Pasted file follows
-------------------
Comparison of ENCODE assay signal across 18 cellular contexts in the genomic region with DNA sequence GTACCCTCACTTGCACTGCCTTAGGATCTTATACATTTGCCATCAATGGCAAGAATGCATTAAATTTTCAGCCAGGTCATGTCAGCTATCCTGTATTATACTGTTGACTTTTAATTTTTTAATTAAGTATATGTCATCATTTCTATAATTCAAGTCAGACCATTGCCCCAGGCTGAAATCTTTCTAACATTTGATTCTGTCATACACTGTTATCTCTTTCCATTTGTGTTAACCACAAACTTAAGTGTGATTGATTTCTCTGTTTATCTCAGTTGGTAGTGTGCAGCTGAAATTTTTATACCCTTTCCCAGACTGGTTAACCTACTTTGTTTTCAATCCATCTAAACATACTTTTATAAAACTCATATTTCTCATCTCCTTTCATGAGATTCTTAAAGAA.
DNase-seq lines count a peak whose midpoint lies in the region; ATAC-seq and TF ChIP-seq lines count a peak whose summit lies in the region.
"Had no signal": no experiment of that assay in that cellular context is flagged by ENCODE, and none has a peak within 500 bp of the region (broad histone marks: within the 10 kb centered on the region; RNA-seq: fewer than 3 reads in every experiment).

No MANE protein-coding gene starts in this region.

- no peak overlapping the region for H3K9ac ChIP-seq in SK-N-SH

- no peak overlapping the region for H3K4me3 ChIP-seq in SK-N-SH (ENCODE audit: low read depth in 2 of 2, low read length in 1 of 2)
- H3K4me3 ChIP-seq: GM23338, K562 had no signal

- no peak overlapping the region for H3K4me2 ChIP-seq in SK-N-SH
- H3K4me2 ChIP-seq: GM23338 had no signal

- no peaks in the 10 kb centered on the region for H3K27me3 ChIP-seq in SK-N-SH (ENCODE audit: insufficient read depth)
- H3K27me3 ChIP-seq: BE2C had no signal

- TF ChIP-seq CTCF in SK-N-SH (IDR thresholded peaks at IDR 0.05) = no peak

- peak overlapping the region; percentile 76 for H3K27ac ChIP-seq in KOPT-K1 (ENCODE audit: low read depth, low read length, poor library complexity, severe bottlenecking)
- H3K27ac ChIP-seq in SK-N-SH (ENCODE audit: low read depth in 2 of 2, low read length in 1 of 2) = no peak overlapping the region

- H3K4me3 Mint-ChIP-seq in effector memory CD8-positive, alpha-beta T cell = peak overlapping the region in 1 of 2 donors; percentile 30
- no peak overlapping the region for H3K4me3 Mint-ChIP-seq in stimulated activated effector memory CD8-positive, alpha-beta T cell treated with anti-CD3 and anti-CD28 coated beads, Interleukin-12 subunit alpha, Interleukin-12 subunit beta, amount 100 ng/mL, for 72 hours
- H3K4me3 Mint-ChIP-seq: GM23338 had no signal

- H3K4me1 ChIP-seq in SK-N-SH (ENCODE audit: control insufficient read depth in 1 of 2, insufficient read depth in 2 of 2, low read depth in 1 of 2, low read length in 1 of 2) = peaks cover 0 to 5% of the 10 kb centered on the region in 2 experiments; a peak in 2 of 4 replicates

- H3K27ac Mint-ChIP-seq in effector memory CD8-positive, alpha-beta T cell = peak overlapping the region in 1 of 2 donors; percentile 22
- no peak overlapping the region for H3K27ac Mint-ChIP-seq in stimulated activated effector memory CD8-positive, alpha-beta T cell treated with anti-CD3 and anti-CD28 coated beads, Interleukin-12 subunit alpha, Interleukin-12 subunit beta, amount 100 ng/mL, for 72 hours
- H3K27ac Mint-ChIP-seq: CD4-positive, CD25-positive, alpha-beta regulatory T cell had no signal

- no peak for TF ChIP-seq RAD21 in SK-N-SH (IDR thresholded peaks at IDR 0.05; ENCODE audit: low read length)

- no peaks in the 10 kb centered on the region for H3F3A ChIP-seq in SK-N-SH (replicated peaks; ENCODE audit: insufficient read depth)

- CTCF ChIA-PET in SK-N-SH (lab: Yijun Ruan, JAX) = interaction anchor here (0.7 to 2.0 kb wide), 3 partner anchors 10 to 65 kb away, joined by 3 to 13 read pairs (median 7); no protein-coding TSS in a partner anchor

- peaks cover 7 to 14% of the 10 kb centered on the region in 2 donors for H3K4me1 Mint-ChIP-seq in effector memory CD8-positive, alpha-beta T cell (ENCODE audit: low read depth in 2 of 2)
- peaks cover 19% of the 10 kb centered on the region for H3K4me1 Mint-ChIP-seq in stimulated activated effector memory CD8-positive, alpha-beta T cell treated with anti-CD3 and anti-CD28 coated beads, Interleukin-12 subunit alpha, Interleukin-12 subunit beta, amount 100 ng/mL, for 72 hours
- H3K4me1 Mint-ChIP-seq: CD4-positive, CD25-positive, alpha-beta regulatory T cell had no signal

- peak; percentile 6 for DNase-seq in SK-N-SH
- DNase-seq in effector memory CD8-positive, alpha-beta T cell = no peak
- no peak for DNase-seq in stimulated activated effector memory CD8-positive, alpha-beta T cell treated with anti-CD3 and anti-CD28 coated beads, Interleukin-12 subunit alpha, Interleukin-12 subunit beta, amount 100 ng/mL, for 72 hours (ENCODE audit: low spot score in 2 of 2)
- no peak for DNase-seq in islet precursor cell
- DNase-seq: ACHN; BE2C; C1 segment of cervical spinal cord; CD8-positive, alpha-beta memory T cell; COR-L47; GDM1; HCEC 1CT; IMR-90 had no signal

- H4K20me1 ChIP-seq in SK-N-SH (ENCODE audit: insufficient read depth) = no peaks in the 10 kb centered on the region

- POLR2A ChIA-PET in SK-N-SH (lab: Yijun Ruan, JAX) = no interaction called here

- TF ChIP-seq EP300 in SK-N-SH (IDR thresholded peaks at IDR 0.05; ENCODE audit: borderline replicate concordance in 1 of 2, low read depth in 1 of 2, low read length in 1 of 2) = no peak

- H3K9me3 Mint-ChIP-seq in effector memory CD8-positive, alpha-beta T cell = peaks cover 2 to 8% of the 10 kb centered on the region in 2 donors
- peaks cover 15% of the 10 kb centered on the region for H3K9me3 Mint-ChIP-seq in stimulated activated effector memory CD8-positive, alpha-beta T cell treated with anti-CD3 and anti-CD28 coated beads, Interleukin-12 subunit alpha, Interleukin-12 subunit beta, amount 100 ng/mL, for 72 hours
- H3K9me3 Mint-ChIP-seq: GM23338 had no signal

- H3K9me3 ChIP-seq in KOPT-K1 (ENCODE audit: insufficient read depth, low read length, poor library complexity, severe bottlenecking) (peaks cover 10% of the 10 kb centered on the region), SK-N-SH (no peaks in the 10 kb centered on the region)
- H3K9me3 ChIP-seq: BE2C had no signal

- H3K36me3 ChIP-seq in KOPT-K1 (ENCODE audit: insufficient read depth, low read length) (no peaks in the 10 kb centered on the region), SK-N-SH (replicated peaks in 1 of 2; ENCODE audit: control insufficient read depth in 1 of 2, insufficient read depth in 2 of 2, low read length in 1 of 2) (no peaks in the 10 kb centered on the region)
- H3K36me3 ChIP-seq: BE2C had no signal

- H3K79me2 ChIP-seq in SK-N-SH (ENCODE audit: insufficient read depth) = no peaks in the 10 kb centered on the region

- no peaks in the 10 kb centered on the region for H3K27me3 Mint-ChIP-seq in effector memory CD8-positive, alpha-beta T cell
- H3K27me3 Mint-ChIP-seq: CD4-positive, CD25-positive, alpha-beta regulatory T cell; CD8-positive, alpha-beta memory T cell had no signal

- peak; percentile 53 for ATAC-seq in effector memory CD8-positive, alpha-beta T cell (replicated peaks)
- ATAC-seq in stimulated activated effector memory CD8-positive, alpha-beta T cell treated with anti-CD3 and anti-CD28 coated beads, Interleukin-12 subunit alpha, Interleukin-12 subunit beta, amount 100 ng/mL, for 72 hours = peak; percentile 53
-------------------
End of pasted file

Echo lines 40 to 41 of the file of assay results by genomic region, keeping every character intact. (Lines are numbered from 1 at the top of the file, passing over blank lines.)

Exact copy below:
- H3K9me3 ChIP-seq: BE2C had no signal

- H3K36me3 ChIP-seq in KOPT-K1 (ENCODE audit: insufficient read depth, low read length) (no peaks in the 10 kb centered on the region), SK-N-SH (replicated peaks in 1 of 2; ENCODE audit: control insufficient read depth in 1 of 2, insufficient read depth in 2 of 2, low read length in 1 of 2) (no peaks in the 10 kb centered on the region)